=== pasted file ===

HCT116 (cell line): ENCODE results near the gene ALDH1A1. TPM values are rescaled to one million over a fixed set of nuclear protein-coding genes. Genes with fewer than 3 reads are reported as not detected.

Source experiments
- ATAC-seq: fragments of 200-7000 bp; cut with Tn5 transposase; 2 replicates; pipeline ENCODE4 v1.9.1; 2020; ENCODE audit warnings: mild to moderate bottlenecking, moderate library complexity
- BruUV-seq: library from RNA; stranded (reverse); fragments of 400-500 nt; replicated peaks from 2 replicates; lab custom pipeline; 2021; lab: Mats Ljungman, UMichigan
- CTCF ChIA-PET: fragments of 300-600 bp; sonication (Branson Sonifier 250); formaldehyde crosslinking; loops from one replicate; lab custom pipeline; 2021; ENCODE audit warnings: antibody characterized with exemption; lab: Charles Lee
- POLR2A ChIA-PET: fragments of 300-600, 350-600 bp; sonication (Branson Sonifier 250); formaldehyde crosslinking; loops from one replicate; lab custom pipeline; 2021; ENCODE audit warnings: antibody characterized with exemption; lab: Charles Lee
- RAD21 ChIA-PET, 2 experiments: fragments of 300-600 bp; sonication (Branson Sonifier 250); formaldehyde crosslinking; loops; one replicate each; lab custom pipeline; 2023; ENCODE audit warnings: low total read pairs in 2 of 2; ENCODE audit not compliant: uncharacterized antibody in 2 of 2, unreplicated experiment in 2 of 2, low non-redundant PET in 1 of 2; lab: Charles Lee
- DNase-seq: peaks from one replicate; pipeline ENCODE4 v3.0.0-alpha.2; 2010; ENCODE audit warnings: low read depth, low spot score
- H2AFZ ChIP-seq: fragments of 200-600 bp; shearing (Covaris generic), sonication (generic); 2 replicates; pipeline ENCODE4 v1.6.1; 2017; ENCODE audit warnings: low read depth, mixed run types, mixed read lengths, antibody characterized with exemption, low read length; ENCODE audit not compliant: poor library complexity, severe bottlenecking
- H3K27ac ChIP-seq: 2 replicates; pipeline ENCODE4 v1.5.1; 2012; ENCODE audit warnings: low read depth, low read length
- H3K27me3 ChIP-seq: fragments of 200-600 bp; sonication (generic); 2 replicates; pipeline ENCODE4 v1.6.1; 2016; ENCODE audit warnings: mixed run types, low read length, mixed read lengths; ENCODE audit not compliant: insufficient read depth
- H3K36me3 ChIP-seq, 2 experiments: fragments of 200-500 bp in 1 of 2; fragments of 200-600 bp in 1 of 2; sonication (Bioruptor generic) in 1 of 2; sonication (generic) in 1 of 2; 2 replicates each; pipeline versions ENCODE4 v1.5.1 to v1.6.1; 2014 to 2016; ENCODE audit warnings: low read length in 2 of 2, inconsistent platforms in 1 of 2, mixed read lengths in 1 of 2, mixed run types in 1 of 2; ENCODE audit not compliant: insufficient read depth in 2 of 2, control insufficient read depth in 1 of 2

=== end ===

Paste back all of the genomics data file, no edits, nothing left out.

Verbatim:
HCT116 (cell line): ENCODE results near the gene ALDH1A1. TPM values are rescaled to one million over a fixed set of nuclear protein-coding genes. Genes with fewer than 3 reads are reported as not detected.

Source experiments
- ATAC-seq: fragments of 200-7000 bp; cut with Tn5 transposase; 2 replicates; pipeline ENCODE4 v1.9.1; 2020; ENCODE audit warnings: mild to moderate bottlenecking, moderate library complexity
- BruUV-seq: library from RNA; stranded (reverse); fragments of 400-500 nt; replicated peaks from 2 replicates; lab custom pipeline; 2021; lab: Mats Ljungman, UMichigan
- CTCF ChIA-PET: fragments of 300-600 bp; sonication (Branson Sonifier 250); formaldehyde crosslinking; loops from one replicate; lab custom pipeline; 2021; ENCODE audit warnings: antibody characterized with exemption; lab: Charles Lee
- POLR2A ChIA-PET: fragments of 300-600, 350-600 bp; sonication (Branson Sonifier 250); formaldehyde crosslinking; loops from one replicate; lab custom pipeline; 2021; ENCODE audit warnings: antibody characterized with exemption; lab: Charles Lee
- RAD21 ChIA-PET, 2 experiments: fragments of 300-600 bp; sonication (Branson Sonifier 250); formaldehyde crosslinking; loops; one replicate each; lab custom pipeline; 2023; ENCODE audit warnings: low total read pairs in 2 of 2; ENCODE audit not compliant: uncharacterized antibody in 2 of 2, unreplicated experiment in 2 of 2, low non-redundant PET in 1 of 2; lab: Charles Lee
- DNase-seq: peaks from one replicate; pipeline ENCODE4 v3.0.0-alpha.2; 2010; ENCODE audit warnings: low read depth, low spot score
- H2AFZ ChIP-seq: fragments of 200-600 bp; shearing (Covaris generic), sonication (generic); 2 replicates; pipeline ENCODE4 v1.6.1; 2017; ENCODE audit warnings: low read depth, mixed run types, mixed read lengths, antibody characterized with exemption, low read length; ENCODE audit not compliant: poor library complexity, severe bottlenecking
- H3K27ac ChIP-seq: 2 replicates; pipeline ENCODE4 v1.5.1; 2012; ENCODE audit warnings: low read depth, low read length
- H3K27me3 ChIP-seq: fragments of 200-600 bp; sonication (generic); 2 replicates; pipeline ENCODE4 v1.6.1; 2016; ENCODE audit warnings: mixed run types, low read length, mixed read lengths; ENCODE audit not compliant: insufficient read depth
- H3K36me3 ChIP-seq, 2 experiments: fragments of 200-500 bp in 1 of 2; fragments of 200-600 bp in 1 of 2; sonication (Bioruptor generic) in 1 of 2; sonication (generic) in 1 of 2; 2 replicates each; pipeline versions ENCODE4 v1.5.1 to v1.6.1; 2014 to 2016; ENCODE audit warnings: low read length in 2 of 2, inconsistent platforms in 1 of 2, mixed read lengths in 1 of 2, mixed run types in 1 of 2; ENCODE audit not compliant: insufficient read depth in 2 of 2, control insufficient read depth in 1 of 2